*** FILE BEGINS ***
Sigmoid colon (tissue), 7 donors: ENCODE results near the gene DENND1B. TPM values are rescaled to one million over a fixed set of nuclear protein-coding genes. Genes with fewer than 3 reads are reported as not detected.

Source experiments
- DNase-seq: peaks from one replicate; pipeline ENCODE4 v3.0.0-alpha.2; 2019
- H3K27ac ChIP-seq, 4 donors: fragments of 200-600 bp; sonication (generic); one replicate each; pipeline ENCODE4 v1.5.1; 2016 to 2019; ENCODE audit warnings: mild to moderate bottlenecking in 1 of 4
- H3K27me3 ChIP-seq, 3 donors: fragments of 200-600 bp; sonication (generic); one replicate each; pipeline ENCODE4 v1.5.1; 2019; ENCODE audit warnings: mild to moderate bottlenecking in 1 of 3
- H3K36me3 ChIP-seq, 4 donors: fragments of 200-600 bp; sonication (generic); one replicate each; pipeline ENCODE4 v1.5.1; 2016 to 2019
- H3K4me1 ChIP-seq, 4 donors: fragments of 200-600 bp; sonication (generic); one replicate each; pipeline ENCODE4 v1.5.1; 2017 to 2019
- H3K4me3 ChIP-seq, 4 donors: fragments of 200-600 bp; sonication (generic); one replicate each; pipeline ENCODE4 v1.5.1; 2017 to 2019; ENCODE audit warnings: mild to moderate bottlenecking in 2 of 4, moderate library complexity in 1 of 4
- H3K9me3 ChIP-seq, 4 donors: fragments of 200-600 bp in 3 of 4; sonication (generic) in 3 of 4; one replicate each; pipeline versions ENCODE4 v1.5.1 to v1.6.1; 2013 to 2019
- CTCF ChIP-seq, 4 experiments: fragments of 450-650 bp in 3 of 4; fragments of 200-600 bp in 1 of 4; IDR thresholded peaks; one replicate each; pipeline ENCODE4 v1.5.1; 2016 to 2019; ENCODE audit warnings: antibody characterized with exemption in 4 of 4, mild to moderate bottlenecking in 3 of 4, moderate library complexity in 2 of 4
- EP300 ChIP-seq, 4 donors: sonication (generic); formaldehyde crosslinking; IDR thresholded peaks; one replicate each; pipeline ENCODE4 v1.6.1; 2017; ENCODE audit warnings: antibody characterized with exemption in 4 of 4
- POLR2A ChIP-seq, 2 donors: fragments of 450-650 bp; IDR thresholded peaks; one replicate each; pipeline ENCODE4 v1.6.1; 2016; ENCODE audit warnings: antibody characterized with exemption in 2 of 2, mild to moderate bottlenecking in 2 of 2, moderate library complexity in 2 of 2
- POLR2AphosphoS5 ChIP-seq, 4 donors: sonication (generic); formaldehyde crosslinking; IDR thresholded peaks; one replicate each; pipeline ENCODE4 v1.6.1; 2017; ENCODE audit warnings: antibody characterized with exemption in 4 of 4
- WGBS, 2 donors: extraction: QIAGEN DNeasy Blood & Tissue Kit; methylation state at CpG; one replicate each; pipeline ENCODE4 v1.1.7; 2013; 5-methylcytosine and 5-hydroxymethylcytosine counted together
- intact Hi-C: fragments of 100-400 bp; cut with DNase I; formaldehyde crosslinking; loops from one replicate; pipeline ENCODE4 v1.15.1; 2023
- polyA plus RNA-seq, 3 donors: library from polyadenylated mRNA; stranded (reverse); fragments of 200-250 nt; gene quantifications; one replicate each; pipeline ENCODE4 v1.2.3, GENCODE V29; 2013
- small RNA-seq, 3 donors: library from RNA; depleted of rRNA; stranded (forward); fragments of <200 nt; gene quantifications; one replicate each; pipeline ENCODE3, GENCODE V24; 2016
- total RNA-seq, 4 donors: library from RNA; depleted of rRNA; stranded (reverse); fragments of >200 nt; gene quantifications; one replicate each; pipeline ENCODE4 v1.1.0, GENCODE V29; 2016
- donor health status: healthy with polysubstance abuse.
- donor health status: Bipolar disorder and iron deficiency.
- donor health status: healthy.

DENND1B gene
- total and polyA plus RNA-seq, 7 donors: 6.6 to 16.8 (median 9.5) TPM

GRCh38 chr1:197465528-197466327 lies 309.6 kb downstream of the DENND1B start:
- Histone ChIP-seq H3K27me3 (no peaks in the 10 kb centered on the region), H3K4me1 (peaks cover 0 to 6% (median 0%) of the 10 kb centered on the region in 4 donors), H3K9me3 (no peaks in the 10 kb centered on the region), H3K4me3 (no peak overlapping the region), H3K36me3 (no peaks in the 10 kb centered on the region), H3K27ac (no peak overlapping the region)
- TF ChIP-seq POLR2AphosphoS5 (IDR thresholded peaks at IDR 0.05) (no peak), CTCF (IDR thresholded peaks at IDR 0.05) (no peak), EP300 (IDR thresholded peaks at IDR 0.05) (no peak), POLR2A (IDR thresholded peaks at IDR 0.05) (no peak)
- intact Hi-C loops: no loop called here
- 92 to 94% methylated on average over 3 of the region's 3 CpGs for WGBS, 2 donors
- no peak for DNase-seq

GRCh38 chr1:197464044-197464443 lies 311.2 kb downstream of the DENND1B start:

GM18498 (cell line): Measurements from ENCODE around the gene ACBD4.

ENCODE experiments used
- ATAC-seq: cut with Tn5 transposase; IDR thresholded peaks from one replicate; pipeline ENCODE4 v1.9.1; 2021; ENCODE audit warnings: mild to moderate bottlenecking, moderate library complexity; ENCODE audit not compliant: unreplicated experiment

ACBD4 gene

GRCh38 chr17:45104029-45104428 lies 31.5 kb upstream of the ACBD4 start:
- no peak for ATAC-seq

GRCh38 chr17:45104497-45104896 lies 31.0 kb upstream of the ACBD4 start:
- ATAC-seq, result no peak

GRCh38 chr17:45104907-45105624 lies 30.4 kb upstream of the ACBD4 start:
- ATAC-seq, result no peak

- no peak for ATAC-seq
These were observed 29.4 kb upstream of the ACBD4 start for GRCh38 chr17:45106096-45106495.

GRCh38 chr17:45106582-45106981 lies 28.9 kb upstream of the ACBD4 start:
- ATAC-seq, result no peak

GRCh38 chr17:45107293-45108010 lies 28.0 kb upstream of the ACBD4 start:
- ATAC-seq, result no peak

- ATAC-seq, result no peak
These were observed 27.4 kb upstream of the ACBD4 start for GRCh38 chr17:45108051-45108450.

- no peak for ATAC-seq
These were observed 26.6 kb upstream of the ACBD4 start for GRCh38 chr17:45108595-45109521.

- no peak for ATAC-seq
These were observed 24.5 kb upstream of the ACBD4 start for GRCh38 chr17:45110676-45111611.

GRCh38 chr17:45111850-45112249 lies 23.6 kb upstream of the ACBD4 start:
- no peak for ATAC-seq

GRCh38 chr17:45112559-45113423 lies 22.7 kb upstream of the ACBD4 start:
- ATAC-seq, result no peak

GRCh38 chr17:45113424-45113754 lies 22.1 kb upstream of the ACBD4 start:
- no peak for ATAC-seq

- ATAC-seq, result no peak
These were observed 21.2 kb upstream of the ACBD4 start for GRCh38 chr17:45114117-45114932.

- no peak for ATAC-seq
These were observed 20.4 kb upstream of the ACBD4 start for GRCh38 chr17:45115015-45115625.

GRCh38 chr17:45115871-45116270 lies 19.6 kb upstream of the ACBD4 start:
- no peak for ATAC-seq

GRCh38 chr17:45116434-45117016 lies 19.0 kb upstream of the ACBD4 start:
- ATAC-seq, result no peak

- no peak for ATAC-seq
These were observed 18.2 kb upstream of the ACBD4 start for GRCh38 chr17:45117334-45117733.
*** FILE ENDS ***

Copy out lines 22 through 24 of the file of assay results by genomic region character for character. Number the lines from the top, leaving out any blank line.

DENND1B gene
- total and polyA plus RNA-seq, 7 donors: 6.6 to 16.8 (median 9.5) TPM

GRCh38 chr1:197465528-197466327 lies 309.6 kb downstream of the DENND1B start: